Our Story


“You’re f*****d!”

Just some local advice we received upon opening a coffee shop and roastery in the small north Idaho town of Clark Fork. That was back in two-thousand eighteen.

Seriously, were we?

Are we?

What would possess a couple that was kind of at a low point on the scale of things-working-out to start a business in a town of a few hundred people? I’m thinking of three pretty good answers right now.

First, for the love of coffee! When you can’t get a good cup of coffee for miles and miles and miles and miles, that’s a serious problem. Serious. Problem.

What do businesses do?
We’re told they solve problems. Besides, we’re DIYers and our coffee budget was ridiculous. Something had to be done.

Second, we moved to this town with a certain ethos. We were going to live where we wanted to live and do what it took to live there. With four kids and a dog depending on us, there were probably saner options. Neither of us are known for our firm grasp on sanity.

Third, coffee, conversation, people and ideas, they just work so well together. Coffee shops have a long history of fostering relationships and hosting mental ping-pong matches. On the long list of things you could get yourself into for the sake of a living, you could do so much worse -so much worse (vomit collector at a theme park, that’s a real gig).

So, to sum up. We love coffee. We love the place we live. We love the people we get to meet along the way.

We could bore you with a lot more detail, but...

Oh, are you still reading? Well, here goes -in dynamic third person narrative fashion!

Dustin and Robynne met in Phoenix. Neither one of them belonged there (no offense Phoenicians), but they made some friends and had some fun. It was during this time they started roasting coffee. Their first venture was a small one. They sold their coffee in a little artsy community that no longer exists, called Roosevelt Row. It wasn’t long before they got married and spun the old globe (eh, Google Earth) to find an exciting place to start a new adventure together. They bought a 6x12 enclosed trailer, sold everything that wouldn’t fit, and packed two kids in the back of an SUV with the dog. Also, Robynne was somewhat pregnant at the time.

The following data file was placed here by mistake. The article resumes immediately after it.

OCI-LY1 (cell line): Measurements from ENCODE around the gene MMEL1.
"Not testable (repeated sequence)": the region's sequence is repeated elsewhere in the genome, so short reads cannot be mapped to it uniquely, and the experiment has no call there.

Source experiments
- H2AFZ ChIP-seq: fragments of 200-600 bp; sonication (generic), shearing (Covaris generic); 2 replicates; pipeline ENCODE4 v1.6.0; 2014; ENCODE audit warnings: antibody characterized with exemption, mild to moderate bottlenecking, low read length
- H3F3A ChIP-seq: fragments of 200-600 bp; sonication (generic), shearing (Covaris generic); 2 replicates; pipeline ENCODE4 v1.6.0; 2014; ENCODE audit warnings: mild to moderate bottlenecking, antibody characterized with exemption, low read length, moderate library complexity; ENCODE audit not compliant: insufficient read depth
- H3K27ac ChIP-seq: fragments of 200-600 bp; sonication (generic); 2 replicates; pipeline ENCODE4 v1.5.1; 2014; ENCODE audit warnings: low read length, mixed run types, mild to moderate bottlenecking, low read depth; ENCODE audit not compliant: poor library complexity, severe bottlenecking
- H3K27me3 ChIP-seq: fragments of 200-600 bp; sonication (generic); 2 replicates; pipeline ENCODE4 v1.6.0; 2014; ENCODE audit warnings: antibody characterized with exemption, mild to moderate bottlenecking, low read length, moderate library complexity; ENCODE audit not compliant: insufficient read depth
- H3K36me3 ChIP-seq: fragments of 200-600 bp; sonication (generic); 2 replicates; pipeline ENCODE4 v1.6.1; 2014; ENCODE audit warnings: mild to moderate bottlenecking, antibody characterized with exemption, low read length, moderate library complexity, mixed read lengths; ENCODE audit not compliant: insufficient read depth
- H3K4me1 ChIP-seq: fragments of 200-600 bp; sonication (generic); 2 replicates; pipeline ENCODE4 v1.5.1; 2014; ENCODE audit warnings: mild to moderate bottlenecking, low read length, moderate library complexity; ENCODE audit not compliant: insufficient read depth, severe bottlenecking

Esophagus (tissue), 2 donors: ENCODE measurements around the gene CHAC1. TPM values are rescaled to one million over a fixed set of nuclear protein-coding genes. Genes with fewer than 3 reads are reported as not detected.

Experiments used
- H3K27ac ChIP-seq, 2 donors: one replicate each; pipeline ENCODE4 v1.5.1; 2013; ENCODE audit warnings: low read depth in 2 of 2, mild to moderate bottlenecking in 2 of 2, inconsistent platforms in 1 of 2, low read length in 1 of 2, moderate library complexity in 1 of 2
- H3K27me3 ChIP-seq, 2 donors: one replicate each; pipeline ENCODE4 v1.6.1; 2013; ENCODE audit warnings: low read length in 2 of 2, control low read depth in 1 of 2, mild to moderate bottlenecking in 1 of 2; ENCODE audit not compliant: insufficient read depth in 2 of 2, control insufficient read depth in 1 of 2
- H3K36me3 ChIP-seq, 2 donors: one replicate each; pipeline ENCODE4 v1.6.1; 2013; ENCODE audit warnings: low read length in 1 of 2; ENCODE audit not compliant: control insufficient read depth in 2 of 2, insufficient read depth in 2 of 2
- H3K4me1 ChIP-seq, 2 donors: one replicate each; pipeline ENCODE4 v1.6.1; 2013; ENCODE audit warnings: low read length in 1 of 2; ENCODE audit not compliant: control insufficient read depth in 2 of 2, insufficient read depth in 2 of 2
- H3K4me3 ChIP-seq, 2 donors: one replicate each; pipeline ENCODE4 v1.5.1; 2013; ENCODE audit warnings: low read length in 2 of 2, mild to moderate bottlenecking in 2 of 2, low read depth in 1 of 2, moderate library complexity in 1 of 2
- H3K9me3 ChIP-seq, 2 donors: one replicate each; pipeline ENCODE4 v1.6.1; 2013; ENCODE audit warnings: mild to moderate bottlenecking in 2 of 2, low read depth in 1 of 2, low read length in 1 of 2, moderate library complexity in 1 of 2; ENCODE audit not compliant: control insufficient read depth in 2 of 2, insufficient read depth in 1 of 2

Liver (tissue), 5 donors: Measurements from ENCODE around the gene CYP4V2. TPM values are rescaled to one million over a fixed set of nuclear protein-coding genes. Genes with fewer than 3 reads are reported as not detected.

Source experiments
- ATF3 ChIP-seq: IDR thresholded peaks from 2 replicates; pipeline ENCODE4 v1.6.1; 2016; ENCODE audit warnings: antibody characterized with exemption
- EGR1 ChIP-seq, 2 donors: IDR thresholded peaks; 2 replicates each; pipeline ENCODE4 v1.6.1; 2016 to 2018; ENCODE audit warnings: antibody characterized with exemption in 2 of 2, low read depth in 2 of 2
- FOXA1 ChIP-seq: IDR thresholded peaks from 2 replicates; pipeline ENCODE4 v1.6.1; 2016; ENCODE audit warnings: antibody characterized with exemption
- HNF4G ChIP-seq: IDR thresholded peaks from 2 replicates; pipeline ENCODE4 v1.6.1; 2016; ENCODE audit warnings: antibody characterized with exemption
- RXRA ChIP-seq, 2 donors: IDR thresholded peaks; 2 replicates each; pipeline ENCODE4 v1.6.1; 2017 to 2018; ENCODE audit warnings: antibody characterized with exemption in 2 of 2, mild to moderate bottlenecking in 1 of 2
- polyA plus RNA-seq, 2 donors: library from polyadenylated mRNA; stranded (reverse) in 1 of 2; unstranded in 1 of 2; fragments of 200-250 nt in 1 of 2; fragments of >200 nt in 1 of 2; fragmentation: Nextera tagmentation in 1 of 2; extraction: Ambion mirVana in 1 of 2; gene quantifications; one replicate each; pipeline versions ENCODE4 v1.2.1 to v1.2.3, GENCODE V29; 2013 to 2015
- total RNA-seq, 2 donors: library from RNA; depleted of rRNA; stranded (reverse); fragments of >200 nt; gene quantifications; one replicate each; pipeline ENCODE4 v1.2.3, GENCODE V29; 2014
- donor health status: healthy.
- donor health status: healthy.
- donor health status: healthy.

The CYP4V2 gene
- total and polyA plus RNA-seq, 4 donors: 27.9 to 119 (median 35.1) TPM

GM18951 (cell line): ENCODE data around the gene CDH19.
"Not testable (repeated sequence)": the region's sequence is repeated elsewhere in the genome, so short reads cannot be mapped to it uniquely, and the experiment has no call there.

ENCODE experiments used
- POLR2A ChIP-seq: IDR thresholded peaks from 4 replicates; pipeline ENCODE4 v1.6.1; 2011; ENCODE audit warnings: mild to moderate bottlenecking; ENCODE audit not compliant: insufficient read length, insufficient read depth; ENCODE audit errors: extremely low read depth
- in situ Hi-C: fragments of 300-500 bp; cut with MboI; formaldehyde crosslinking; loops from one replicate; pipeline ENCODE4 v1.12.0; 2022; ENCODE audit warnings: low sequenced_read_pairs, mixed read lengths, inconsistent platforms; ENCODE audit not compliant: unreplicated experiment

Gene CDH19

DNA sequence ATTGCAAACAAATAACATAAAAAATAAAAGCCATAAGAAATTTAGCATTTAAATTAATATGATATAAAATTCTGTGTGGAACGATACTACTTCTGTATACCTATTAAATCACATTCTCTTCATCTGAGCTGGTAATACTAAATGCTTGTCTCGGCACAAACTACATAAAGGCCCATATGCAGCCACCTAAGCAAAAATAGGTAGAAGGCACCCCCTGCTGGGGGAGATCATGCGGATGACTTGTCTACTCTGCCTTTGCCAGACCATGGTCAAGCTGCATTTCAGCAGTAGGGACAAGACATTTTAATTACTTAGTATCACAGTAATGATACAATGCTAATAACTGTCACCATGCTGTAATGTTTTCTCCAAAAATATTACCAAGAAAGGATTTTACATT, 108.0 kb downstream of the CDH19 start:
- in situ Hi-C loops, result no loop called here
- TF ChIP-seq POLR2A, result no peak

The date, July 3rd. They drove 24 hours straight, trading off as they went. They arrived on July 4th, joking that it was their independence day. Where they arrived is also part of the adventure. They’d picked the place sight-unseen. Actually, they’d picked the place without any investigation beyond the map. For the first three weeks they camped.

Then, they moved into a hotel. It turned out that housing wasn’t the most available thing to come by. What they found was a cabin built by a French trapper in the 1880s. By this time Robynne was even more pregnant and beginning to question her mating choices. Dustin tried to reassure her by stuffing paper into the walls of the cabin where the chinking was missing so as to keep the winter wind from blowing through.

The marriage survived the winter. They also added a kid to the mix.
They looked for something more permanent, something with wallier walls and hotter heat. Several people they met mentioned a little town called Clark Fork. More specifically, they talked about a little church there.

Robynne and Dustin started driving the family around the lake every Sunday to attend this church. They fell in love with the folks and with the town, but there wasn’t a place nearby to rent. Then, all of the sudden there was a place. It had walls and a woodstove and it suited them just fine.

The fourth (and last) child was born right there in that house on a snowy night in January. She was born with a heart condition that required surgery before she was a year old. It was right around this same time that the family was struggling financially and considering starting Scotchman’s with the support of some dear friends in their church and community. That time is quite a blur. It added a sense of urgency to the endeavor. It is also the reason Scotchman’s Coffee supports Mendedhearts.org.

It’s been a few years. Those are just some of the highs and lows. If you want to hear more, or just sit back and be entertained, you’ll have to stop by the shop. There’s rarely a dull moment.